53 JakeOrion : Then what do you suggest we do about it? (Die?)
54 Post contains links Schoenorama : Reduce the human contribution of CO2 emissions (amongst others) as much as possible and as soon as possible. There's plenty of info available online
55 PPVRA : From the graph you posted it looks like this instability has been like that for the past 2-2.5 million years. That's going a little far. There are st
56 MD-90 : Hah. At least an astronomer's a real scientist.
57 Galapagapop : Certainly discredits CO2 somewhat, certainly Co2 emissions have had an effect, but I still say when the Earth is 2/3 water, which is far superior heat
58 Post contains images Aloges : Not clear at all. Everything can have an effect in a small dose, it just depends on the environment. Throw a spoonful of water in concentrated sulphu
59 Baroque : This may be a REAL argument, but when I read the first reference to CO I assumed it was a typo for CO2. After numerous "helpful" clarifications, I no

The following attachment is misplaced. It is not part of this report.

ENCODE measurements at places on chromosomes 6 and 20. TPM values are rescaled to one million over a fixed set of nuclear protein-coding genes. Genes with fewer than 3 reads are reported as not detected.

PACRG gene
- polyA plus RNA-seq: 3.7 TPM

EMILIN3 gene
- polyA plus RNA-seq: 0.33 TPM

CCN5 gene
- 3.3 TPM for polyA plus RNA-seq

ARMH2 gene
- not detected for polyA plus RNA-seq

60 Post contains images RJdxer : They've got the media in their pocket and that's all they really need. Al Gore will probably get an Oscar for his day dream documentary which goes to
61 Aloges : Oh yes, the media of course... why do we always hear that excuse? So would you prefer nitrous oxides, CO and hydrocarbons over CO2 in car exhaust?
62 Baroque : I don't think you should be asking this thread whether they prefer CO as opposed to CO2, there seems to be some confusion! Not you Aloges, I am sure
63 Post contains links and images RJdxer : Quoting Aloges (Reply 61): Oh yes, the media of course... why do we always hear that excuse? Maybe.......because it's true? http://www.cnn.com/2007/PO
64 Post contains links Aloges : Yup. http://www.newscorp.com/ for reference.
65 Post contains images TeamAmerica : Dear, oh dear. I reread my original post and it still seems clear to me. Speedbird747BA posted that CO2 was a trace gas at less than 1% of the atmosp
66 RJdxer : One company From Wikipedia News Corporation Misc. assets: 20th Century Fox Home Entertainment | Fox News Talk | HarperCollins | Fox Interactive Media